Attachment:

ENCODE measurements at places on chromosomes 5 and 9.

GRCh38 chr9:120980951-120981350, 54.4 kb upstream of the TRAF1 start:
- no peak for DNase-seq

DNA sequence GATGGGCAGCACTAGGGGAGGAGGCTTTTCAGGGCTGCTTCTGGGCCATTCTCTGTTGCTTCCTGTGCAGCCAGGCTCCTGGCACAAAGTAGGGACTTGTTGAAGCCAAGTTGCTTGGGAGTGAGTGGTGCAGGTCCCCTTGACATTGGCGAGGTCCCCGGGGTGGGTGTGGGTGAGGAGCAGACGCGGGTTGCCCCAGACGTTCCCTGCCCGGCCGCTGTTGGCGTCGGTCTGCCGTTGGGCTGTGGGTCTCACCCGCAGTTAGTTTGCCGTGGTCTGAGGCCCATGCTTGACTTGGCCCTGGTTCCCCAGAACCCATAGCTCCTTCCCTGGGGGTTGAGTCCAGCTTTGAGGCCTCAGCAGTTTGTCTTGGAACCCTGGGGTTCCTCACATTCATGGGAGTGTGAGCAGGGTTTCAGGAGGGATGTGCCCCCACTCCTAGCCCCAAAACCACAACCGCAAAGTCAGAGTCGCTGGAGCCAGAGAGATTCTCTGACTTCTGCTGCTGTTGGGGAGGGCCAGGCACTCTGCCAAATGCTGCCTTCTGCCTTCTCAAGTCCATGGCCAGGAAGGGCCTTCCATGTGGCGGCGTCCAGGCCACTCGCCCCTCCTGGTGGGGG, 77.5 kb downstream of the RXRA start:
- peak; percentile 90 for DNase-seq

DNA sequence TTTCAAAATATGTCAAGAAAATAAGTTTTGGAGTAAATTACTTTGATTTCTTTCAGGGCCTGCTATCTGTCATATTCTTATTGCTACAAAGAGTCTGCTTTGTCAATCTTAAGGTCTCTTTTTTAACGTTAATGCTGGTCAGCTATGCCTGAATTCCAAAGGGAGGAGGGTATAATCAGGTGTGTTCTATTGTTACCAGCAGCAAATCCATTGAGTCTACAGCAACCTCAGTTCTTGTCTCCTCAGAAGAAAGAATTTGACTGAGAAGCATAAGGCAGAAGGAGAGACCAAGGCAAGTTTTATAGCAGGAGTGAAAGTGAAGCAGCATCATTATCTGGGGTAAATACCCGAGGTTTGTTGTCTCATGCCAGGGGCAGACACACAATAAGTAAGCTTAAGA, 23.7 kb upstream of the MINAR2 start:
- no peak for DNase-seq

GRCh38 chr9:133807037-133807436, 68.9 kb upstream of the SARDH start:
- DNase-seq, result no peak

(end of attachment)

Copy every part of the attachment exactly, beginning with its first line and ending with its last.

ENCODE measurements at places on chromosomes 5 and 9.

GRCh38 chr9:120980951-120981350, 54.4 kb upstream of the TRAF1 start:
- no peak for DNase-seq

DNA sequence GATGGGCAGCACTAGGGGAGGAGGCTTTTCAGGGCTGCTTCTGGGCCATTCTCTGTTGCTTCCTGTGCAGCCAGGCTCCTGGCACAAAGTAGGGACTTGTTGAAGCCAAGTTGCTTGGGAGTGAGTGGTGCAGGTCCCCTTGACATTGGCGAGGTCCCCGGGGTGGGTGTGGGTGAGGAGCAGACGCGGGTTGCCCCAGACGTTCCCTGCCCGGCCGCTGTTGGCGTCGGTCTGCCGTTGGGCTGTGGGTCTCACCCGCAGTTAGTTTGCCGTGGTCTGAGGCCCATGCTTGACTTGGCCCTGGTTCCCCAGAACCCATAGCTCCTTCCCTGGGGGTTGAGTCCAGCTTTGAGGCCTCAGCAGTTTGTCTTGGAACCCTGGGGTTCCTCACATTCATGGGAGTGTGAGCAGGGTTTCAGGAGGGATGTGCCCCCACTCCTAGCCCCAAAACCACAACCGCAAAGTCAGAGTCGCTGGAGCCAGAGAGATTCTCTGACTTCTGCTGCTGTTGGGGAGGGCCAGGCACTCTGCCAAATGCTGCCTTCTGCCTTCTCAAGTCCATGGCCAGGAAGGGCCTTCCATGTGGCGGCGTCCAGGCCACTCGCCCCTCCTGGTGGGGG, 77.5 kb downstream of the RXRA start:
- peak; percentile 90 for DNase-seq

DNA sequence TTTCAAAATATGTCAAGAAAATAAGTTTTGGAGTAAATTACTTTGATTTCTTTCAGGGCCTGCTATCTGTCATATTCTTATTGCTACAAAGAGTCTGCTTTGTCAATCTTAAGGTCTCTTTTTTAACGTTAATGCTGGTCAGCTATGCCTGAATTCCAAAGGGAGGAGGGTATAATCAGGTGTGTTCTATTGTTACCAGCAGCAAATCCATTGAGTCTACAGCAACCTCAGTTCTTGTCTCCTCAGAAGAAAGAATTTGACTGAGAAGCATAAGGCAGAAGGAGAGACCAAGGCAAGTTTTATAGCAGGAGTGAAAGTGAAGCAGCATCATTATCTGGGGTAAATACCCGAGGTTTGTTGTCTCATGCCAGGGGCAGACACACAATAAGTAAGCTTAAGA, 23.7 kb upstream of the MINAR2 start:
- no peak for DNase-seq

GRCh38 chr9:133807037-133807436, 68.9 kb upstream of the SARDH start:
- DNase-seq, result no peak